Burn Red Skies follows a host of characters on an adventure that spans a realm teeming with political intrigue and elemental magic. I enjoyed the worldbuilding and in general the characters, but there were a few issues that kept me from complete immersion in the story. Despite these issues, Burn Red Skies is an epic fantasy whose pages are filled with war, secrets, and ultimately dragons—the sort of story which will appeal to many readers.
I love overpowered characters. It’s a preference Booknest’s founder Petros and I both share. And let me tell you, Domaren the Godknight is…just that…overpowered. I know, I know with a super chill name like God knight you would think the guy would be a real pushover…but no. He is a powerhouse. He and his other Godknights use their power, gifted to them by the Creators, to quell rebellions, squash tyrants, and to try to guide foolish mortals while following the Creators’ orders. Unfortunately, pretty early in the narrative, this connection between Godknight and Creator is severed.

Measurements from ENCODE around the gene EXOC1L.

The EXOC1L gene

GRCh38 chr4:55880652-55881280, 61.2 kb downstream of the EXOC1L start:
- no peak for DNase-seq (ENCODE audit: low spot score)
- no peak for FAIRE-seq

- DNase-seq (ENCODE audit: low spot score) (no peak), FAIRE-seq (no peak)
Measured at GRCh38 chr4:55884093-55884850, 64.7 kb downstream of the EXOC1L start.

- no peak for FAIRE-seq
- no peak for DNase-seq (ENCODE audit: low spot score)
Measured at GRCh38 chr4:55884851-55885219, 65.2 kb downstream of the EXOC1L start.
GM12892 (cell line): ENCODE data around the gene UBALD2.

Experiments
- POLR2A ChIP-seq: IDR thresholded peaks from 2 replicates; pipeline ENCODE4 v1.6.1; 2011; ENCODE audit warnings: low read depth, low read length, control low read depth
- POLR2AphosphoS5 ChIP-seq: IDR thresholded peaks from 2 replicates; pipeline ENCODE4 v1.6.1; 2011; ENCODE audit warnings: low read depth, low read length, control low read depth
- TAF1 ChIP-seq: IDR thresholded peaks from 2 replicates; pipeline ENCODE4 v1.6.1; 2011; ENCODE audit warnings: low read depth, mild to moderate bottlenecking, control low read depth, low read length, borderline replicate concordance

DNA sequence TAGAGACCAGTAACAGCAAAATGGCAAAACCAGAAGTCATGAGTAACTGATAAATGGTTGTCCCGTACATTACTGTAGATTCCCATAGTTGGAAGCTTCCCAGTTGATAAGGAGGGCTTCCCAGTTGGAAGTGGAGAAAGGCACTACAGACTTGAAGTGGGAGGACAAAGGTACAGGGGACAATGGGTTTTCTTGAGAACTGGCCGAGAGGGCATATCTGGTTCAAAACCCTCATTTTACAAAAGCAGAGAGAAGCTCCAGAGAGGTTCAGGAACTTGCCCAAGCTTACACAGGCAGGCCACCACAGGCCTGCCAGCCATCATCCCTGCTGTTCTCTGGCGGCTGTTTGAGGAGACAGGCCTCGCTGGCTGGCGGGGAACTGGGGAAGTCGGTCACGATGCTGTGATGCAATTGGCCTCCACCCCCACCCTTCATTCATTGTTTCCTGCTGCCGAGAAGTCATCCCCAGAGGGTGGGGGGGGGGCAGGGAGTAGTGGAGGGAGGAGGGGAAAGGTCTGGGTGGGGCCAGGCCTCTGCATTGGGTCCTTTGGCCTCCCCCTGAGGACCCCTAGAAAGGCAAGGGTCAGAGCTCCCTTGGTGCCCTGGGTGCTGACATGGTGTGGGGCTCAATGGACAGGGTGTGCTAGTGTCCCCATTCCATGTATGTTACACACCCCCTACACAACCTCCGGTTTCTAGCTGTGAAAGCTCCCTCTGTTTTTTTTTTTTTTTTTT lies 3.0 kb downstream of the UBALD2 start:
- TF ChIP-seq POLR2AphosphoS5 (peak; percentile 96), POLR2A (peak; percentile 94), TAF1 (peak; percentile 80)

So, what does a Godknight do without their God?
This book is jam packed with powerful magics, monsters, colorful characters, and epic battles. Despite the immense power wielded by the main character, there is a weighty feeling of responsibility which feels like a character in and of itself. While I didn’t find myself fearing for Domaren, I was always keenly aware of the mortality of those he protects. His concerns became my concerns, and if that isn’t a wonderful way to relate to Superman, I don’t know what is.
Jeramy Goble does an incredible job making his readers feel the Godknights’ responsibilities and the internal struggle of conscience versus calling. In the end, it doesn’t matter who your boss is, what matters is who you have sworn to protect.
In what I expected to be a book about paladins swinging big ass swords and fighting dragons, Eulogy for the Dawn turned out to be a book about paladins swinging big ass swords and fighting dragons and so much more. Eulogy for the Dawn is a story with as much heart as it has magic, swords, and battles. Fun, intelligent, and heartfelt. I wholeheartedly recommend it.
And that Felix Ortiz/Shawn T. King cover art is spectacular (big shock). It’s my favorite combination going right now. They’re the best.
This is another book I would love to have a physical copy of. I’m not certain I can afford a big old hardcover edition right now, but in the future I’m thinking I’ll grab one. You should do so too! At the very least, grab a digital copy and settle in. Eulogy for the Dawn is fast paced and compelling. My favorite from this competition so far, and my semi-finalist pick.